Memoir of a Map of Hindoostan: Or, The Mogul Empire: with an Introduction, Illustrative of the Geography and Present Division of that Country: and a Map of the Countries Situated Between the Heads of the Indian Rivers, and the Caspian Sea: Also, a Supplementary Map, Containing the Improved Geography of the Countries Contiguous to the Heads of the Indus
W. Bulmer and Company, 1793 - 479 pages
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according Agra Alexander allowed ancient appears army Attock authority Ayin Acbaree bank bearing Bengal borders branches British Cabul called Candahar capital Capt Carnatic Cashmere circumstances coast collected communicated conquest considerable considered construction contains coſses course croſsed Deccan Delhi described difference direction distance district east eastern emperor empire English establishment extent former Ganges geography given gives head Hindoostan idea India Indus island known Lahore land late latitude latter length leſs longitude Mahrattas marches means measured mentioned miles Mogul Moultan mountains mouth nature nearly northern observations occasion original Panjab particulars paſses Persian position poſseſsion present princes principal probably proper proportion provinces quarter reckoned respect ridge river road route says Shah side situated stream supposed tables taken territory Timur tion town tract western whole
Page 349 - Burrampaoter, are overflowed, and form an inundation of more than a hundred miles in width ; nothing appearing but villages and trees, excepting very rarely the top of an elevated fpot; (the artificial mound of fome deferted village) appearing like an ifland.
Page 58 - Generally speaking, the description of one Indian city, is a description of all ; they being all built on one plan, with exceeding narrow, confined, and crooked streets ; with an incredible number of reservoirs and ponds, and a great many gardens, interspersed. A few of the streets are paved with brick. The houses are variously built: some of brick, others with mud, and a...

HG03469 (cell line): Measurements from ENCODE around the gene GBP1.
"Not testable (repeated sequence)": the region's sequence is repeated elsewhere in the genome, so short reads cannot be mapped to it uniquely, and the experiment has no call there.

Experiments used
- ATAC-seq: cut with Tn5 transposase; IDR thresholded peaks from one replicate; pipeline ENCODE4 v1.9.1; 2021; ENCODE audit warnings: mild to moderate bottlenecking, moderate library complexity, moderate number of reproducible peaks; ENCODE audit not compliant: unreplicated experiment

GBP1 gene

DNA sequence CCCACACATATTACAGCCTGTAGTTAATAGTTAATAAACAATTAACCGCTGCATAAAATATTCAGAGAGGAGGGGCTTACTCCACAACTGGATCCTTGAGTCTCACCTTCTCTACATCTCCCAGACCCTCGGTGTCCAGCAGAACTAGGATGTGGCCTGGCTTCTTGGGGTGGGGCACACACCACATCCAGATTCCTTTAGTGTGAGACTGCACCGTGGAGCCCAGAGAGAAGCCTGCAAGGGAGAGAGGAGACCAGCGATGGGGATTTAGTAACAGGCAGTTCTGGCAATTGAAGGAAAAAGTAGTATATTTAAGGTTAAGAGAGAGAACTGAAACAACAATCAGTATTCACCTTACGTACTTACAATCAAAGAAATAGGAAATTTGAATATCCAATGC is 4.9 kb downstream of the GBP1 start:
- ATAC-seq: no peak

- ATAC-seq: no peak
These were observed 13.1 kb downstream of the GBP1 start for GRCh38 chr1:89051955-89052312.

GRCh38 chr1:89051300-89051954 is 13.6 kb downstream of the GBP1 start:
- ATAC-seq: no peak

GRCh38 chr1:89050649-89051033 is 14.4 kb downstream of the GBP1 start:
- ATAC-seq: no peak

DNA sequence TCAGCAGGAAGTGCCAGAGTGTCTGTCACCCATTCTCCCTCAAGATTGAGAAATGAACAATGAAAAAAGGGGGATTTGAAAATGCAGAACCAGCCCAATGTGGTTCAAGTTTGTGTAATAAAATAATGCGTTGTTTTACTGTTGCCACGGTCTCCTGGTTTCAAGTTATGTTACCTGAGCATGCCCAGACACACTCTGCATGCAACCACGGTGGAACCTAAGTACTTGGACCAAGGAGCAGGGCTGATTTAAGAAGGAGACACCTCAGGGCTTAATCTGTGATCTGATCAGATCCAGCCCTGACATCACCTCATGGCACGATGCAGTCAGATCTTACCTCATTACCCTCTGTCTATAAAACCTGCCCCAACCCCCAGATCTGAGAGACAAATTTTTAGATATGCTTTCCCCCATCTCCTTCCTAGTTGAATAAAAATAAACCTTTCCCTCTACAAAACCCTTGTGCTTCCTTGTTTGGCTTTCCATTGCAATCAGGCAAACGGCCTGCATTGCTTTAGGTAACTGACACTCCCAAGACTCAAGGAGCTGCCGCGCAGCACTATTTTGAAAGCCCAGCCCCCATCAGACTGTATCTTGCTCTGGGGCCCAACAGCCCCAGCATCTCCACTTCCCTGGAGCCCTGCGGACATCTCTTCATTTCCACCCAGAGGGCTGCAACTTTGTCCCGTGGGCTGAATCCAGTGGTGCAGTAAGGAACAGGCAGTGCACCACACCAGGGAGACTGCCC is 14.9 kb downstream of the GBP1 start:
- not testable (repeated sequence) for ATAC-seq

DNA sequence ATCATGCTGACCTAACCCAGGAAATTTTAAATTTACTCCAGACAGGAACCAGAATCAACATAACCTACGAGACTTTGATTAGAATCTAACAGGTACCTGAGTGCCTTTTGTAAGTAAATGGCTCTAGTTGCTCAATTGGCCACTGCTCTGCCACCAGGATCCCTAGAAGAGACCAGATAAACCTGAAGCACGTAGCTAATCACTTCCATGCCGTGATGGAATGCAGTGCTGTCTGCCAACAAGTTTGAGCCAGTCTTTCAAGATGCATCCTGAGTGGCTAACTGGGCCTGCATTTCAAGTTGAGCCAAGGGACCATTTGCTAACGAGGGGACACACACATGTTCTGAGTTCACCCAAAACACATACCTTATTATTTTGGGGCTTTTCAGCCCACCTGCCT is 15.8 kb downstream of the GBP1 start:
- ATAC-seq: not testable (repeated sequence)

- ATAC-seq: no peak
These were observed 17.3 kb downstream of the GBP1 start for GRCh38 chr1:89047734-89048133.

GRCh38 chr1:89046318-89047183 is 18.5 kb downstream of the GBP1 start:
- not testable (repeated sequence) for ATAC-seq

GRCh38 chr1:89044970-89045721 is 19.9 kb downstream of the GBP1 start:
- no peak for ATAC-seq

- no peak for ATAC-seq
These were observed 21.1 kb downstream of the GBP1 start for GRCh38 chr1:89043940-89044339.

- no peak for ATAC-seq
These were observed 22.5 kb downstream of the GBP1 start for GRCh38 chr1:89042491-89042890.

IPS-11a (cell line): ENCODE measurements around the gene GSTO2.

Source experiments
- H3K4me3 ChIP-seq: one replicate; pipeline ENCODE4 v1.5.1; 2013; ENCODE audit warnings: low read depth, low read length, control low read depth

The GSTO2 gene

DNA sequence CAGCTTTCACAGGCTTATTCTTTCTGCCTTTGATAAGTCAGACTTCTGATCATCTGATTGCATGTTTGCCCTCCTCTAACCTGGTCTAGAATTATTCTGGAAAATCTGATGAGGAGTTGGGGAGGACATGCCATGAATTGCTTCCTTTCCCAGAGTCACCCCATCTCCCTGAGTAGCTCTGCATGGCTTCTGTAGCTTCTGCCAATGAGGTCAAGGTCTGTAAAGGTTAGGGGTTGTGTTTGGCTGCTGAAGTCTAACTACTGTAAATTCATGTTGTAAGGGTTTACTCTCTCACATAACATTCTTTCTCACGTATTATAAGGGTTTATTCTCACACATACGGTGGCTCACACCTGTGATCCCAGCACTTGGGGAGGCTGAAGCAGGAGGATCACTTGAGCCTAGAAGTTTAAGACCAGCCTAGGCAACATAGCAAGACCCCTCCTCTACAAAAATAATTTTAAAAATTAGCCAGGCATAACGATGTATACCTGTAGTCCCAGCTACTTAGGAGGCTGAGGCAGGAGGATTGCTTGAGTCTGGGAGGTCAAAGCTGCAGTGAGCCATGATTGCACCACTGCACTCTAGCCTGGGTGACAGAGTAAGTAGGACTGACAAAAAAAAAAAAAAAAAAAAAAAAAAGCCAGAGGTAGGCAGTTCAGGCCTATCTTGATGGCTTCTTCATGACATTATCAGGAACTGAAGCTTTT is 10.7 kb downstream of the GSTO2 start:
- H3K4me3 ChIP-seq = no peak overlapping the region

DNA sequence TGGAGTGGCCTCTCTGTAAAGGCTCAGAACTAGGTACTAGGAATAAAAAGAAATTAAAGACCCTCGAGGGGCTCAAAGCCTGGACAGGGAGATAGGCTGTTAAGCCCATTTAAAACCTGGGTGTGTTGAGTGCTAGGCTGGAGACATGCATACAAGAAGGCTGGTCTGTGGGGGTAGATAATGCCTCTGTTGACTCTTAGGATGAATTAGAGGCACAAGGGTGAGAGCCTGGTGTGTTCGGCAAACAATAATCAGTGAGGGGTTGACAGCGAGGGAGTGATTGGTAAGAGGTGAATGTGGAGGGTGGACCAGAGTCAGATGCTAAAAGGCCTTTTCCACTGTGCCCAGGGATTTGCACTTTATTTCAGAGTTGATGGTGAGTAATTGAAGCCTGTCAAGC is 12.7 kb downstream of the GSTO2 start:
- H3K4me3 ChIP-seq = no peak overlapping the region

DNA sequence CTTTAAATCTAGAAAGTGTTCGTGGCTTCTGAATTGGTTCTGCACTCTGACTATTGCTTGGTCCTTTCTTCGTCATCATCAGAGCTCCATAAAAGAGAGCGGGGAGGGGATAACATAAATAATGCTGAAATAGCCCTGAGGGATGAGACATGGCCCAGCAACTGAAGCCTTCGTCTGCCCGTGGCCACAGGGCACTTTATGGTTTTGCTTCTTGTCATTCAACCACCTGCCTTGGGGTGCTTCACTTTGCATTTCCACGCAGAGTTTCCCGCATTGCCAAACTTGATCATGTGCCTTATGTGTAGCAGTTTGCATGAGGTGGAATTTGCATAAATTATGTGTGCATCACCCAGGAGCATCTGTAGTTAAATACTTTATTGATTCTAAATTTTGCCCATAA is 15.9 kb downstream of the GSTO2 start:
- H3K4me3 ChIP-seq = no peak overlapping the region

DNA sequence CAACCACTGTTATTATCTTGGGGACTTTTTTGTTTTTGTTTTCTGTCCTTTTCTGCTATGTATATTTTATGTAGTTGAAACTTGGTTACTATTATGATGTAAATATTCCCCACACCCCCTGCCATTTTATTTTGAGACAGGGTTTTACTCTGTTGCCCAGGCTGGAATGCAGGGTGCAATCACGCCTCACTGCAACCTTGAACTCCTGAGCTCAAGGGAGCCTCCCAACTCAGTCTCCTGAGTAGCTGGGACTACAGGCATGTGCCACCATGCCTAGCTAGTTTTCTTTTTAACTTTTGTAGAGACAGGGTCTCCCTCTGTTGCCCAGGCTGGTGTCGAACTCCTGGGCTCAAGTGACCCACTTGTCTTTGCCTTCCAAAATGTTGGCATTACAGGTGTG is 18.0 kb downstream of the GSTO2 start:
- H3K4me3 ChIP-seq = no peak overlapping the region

Page 338 - Apr.l) the principal channel .varies from 400 yards to a mile and a quarter ; but is commonly about three quarters of a mile.
Page 56 - The principal ruins are a mosque lined with black marble, elaborately wrought; and two gates of the citadel, which are strikingly grand and lofty. These fabrics, and some few others, appear to owe their duration to the nature of their materials, which are less marketable, and more difficult to separate, than those of the ordinary brick buildings, which have been, and continue to be, an article of merchandise, and are transported to Moorshedabad, Malda, and other places, for thepurposc of building.
Page lxiii - Aurungzebe's ; and we accordingly find, that in a course of fifty years after his death, a succession of weak princes and wicked ministers reduced this astonishing empire to nothing.
Page 353 - November, it gradually lefsens from three inches to an inch and a half; and from November, to the latter end of April, it is only half an inch per day at a medium.
Page 338 - Below that, the channel is of confidernble depth, for the additional ftreams bring a greater acceffion of depth than width. At 500 miles from the fea, the channel is thirty feet deep when the river is at its loweft; and it continues at...
Page 235 - Lieutenant Cameron, our Engineer, next mounted, and tied a rope ladder to the battlements of the wall, this kind of ladder being the only one adapted to the purpose of scaling the wall in a body, the wooden ones only serving to ascend from crag to crag of the rock, and to assist in fixing the rope ladder.
Page 234 - ... miles in length ; but narrow, and of unequal breadth, and nearly flat on the top. The fides are fo fteep, as to appear almoft perpendicular in every part ; for where it was t 2...
Page 82 - Hindostan, before they had established themselves in the central parts of the country ; and owes its chief improvements to Humaioon, the father of Acbar, who made it his residence during a part of his troublesome reign. The city and suburbs form a circumference of 7 miles.